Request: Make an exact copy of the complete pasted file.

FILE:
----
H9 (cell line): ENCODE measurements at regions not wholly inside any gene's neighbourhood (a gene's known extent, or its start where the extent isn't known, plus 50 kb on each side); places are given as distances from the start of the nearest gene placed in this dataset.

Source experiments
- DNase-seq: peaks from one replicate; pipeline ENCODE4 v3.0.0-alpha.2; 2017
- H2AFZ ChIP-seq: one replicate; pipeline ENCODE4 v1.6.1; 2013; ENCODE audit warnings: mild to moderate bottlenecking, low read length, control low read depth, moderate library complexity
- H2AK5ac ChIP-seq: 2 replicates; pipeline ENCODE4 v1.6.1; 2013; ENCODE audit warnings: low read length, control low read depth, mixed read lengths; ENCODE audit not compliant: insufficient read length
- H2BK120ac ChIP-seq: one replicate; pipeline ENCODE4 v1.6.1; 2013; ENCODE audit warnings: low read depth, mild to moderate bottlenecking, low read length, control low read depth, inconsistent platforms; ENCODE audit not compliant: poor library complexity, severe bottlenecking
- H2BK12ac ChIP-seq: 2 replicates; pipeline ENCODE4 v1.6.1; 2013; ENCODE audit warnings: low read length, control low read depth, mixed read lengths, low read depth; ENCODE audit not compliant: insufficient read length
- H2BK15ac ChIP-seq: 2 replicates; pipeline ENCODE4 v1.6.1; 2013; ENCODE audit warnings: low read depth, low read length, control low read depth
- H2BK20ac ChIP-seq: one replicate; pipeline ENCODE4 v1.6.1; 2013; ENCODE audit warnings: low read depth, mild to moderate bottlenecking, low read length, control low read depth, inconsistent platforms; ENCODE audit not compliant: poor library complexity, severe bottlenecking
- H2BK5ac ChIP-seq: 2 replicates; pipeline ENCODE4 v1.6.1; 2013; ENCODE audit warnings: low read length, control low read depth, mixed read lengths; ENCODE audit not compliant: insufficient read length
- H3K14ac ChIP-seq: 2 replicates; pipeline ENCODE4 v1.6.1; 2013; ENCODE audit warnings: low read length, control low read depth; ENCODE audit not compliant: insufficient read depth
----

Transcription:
H9 (cell line): ENCODE measurements at regions not wholly inside any gene's neighbourhood (a gene's known extent, or its start where the extent isn't known, plus 50 kb on each side); places are given as distances from the start of the nearest gene placed in this dataset.

Source experiments
- DNase-seq: peaks from one replicate; pipeline ENCODE4 v3.0.0-alpha.2; 2017
- H2AFZ ChIP-seq: one replicate; pipeline ENCODE4 v1.6.1; 2013; ENCODE audit warnings: mild to moderate bottlenecking, low read length, control low read depth, moderate library complexity
- H2AK5ac ChIP-seq: 2 replicates; pipeline ENCODE4 v1.6.1; 2013; ENCODE audit warnings: low read length, control low read depth, mixed read lengths; ENCODE audit not compliant: insufficient read length
- H2BK120ac ChIP-seq: one replicate; pipeline ENCODE4 v1.6.1; 2013; ENCODE audit warnings: low read depth, mild to moderate bottlenecking, low read length, control low read depth, inconsistent platforms; ENCODE audit not compliant: poor library complexity, severe bottlenecking
- H2BK12ac ChIP-seq: 2 replicates; pipeline ENCODE4 v1.6.1; 2013; ENCODE audit warnings: low read length, control low read depth, mixed read lengths, low read depth; ENCODE audit not compliant: insufficient read length
- H2BK15ac ChIP-seq: 2 replicates; pipeline ENCODE4 v1.6.1; 2013; ENCODE audit warnings: low read depth, low read length, control low read depth
- H2BK20ac ChIP-seq: one replicate; pipeline ENCODE4 v1.6.1; 2013; ENCODE audit warnings: low read depth, mild to moderate bottlenecking, low read length, control low read depth, inconsistent platforms; ENCODE audit not compliant: poor library complexity, severe bottlenecking
- H2BK5ac ChIP-seq: 2 replicates; pipeline ENCODE4 v1.6.1; 2013; ENCODE audit warnings: low read length, control low read depth, mixed read lengths; ENCODE audit not compliant: insufficient read length
- H3K14ac ChIP-seq: 2 replicates; pipeline ENCODE4 v1.6.1; 2013; ENCODE audit warnings: low read length, control low read depth; ENCODE audit not compliant: insufficient read depth